Clinton in Kabul as U.S. declares Afghanistan major non-NATO ally.
U.S. Secretary of State Hillary Clinton made a previously unannounced visit to Kabul on Saturday, on the eve of an international conference in Tokyo on Afghanistan's post-2014 financial needs, and announced that the country has been designated a "major non-NATO ally" of the United States.
"We see this as a powerful commitment to Afghanistan's future," Clinton said at a news conference at the Presidential Palace, which she visited for talks with President Hamid Karzai.
"It will open the door to Afghanistan's military to have a greater capacity and broader kind of relationship with the United States, and particularly the United States military," she said.
Alluding to the situation after 2014 when most U.S. combat troops are scheduled to leave the country and the Afghan government assumes full responsibility for security, Clinton said the United States is "not even imagining abandoning Afghanistan."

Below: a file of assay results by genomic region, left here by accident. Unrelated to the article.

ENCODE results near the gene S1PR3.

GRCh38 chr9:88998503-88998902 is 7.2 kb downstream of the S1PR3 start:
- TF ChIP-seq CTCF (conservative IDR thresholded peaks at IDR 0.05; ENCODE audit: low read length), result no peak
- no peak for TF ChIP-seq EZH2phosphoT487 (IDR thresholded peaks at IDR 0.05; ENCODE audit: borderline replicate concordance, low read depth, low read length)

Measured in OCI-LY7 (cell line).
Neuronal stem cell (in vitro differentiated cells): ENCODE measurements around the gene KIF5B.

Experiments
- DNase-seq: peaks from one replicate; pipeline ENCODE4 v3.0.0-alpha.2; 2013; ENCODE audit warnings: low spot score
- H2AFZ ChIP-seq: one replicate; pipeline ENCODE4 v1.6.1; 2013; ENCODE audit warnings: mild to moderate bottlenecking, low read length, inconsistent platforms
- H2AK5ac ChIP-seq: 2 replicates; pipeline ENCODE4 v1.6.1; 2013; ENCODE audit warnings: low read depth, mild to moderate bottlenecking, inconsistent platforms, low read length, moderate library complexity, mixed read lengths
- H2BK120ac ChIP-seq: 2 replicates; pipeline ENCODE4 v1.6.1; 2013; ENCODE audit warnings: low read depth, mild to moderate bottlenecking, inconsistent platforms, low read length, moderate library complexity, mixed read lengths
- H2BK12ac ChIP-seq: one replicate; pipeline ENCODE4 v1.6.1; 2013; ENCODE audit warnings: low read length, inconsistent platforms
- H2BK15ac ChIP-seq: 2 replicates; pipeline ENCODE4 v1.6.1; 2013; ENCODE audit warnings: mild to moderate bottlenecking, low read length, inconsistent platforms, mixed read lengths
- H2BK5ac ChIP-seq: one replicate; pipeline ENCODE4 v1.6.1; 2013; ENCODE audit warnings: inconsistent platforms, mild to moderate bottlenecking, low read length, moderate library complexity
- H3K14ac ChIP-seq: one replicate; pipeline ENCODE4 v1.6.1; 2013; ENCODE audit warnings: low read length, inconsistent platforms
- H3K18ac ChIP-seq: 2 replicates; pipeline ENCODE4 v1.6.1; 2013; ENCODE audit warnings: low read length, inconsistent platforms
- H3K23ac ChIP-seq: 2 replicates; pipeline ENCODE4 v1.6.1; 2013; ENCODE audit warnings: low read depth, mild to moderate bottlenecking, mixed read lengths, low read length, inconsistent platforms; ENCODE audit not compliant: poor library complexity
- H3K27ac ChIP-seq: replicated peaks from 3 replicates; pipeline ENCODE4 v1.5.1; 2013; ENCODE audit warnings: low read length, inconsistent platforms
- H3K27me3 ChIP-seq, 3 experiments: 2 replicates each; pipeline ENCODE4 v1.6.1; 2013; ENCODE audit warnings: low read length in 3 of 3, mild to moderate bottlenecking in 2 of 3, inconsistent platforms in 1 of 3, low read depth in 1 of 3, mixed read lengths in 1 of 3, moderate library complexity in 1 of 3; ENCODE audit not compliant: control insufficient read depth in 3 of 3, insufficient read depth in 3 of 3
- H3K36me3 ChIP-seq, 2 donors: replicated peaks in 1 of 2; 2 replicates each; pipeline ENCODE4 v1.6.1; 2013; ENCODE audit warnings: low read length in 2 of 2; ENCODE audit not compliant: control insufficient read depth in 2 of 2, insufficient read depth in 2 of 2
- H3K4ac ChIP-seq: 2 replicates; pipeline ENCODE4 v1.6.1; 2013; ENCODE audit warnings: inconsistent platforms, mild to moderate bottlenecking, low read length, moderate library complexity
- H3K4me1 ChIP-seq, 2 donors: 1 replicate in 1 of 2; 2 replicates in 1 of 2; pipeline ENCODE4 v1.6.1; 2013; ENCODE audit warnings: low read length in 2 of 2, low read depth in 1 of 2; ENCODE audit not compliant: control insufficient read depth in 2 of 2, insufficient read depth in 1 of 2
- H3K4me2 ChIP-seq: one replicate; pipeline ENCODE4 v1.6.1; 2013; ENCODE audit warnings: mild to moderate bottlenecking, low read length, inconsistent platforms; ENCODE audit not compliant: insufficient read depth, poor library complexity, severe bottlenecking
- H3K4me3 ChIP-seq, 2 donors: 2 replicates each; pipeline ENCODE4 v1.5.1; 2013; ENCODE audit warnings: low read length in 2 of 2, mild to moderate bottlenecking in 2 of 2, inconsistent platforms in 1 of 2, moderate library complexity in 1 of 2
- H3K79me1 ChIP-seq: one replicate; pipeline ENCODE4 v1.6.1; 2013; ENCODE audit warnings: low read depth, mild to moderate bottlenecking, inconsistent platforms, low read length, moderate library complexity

"We will continue...to protect Afghanistan from any efforts by insurgents and outsiders to destabilize Afghanistan," she said.
Major non-NATO ally status was originally pledged for Afghanistan as part of the Enduring Strategic Partnership Agreement signed by Karzai and President Barack Obama in Washington on May 2.
Only a limited number of other countries have this special status -- Argentina, Australia, Bahrain, Egypt, Israel, Japan, Jordan, Morocco, New Zealand, Pakistan, the Philippines, South Korea, and Thailand -- as well as Taiwan.
The status allows for provision of training, loans of equipment and financing for commercial leasing of equipment.
But the designation alone does not entail any U.S. commitment to the defense of the status recipient.
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|Publication:||Asian Political News|
|Date:||Jul 9, 2012|
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